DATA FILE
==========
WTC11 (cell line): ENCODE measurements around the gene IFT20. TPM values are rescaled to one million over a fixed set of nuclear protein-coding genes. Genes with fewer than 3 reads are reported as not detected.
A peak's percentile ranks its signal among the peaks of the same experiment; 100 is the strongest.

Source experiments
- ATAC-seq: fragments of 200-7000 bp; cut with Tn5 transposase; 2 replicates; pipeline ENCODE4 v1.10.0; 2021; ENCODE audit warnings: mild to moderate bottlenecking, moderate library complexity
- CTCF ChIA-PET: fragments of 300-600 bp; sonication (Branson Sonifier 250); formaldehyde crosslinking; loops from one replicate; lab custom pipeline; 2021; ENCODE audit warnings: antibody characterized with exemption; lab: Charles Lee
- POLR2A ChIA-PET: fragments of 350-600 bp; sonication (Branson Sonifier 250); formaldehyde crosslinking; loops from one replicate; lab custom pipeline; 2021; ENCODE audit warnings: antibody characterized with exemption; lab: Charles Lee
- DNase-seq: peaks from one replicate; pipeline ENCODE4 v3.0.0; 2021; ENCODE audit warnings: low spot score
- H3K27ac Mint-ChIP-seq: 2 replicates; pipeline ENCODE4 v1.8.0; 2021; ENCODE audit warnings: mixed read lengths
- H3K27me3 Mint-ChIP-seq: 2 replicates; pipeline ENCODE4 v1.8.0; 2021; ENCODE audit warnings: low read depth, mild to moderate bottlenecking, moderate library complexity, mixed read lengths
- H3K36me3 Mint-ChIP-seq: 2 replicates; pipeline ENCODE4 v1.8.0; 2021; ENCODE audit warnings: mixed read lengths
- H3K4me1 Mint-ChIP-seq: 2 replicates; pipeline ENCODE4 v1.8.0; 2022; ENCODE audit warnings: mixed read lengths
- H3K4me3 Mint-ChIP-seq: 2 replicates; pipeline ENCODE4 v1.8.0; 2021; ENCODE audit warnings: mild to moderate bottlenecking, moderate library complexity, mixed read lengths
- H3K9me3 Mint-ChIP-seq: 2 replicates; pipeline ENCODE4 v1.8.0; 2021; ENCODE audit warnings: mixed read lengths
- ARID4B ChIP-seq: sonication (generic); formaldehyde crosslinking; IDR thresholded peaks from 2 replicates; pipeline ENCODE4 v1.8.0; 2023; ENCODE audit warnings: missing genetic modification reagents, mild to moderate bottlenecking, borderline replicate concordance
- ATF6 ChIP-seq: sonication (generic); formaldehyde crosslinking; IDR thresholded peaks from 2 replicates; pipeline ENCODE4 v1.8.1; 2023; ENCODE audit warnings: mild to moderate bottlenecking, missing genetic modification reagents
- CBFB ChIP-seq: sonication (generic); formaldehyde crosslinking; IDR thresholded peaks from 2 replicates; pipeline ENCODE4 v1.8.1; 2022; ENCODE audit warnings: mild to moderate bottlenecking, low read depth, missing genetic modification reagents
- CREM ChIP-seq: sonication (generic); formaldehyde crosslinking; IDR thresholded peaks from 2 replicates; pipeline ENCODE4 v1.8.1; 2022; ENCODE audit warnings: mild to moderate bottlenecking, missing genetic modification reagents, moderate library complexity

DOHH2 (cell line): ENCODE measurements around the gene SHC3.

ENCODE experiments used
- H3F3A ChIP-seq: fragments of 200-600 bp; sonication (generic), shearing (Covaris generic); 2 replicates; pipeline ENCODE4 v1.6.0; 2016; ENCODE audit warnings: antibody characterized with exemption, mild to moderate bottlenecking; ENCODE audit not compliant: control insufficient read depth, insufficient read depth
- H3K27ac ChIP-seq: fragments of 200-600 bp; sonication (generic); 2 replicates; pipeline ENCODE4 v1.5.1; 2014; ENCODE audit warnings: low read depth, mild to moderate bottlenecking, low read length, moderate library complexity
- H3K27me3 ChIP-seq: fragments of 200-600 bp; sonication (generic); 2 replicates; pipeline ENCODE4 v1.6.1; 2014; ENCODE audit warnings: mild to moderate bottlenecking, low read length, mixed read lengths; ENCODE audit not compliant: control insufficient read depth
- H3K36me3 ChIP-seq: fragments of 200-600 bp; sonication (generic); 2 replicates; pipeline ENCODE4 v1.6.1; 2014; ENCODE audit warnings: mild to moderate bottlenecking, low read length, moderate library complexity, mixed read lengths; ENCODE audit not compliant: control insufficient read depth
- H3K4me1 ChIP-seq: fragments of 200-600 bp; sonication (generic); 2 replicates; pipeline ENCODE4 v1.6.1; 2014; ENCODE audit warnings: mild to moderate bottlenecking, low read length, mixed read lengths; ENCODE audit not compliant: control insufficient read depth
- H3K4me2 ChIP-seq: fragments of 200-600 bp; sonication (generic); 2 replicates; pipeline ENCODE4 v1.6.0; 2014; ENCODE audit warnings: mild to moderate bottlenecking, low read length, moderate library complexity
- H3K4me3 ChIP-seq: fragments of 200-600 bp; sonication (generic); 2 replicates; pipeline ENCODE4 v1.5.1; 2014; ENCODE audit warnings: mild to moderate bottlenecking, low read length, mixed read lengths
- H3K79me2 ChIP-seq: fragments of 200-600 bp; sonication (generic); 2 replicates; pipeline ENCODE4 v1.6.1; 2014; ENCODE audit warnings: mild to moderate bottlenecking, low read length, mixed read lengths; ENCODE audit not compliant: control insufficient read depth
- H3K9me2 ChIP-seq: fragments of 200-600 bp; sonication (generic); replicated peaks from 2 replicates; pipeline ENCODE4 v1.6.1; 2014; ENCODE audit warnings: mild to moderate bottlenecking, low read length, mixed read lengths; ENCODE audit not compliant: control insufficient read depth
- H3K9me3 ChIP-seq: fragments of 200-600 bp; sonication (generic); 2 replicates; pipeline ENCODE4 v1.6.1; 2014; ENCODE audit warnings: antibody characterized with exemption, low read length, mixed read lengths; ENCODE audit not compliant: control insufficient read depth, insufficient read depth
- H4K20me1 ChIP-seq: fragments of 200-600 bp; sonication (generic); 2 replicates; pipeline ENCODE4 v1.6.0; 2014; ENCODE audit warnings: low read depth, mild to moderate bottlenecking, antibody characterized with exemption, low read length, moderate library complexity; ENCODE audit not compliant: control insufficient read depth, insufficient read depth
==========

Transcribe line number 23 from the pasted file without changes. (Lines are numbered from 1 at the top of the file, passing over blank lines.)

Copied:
- H3K36me3 ChIP-seq: fragments of 200-600 bp; sonication (generic); 2 replicates; pipeline ENCODE4 v1.6.1; 2014; ENCODE audit warnings: mild to moderate bottlenecking, low read length, moderate library complexity, mixed read lengths; ENCODE audit not compliant: control insufficient read depth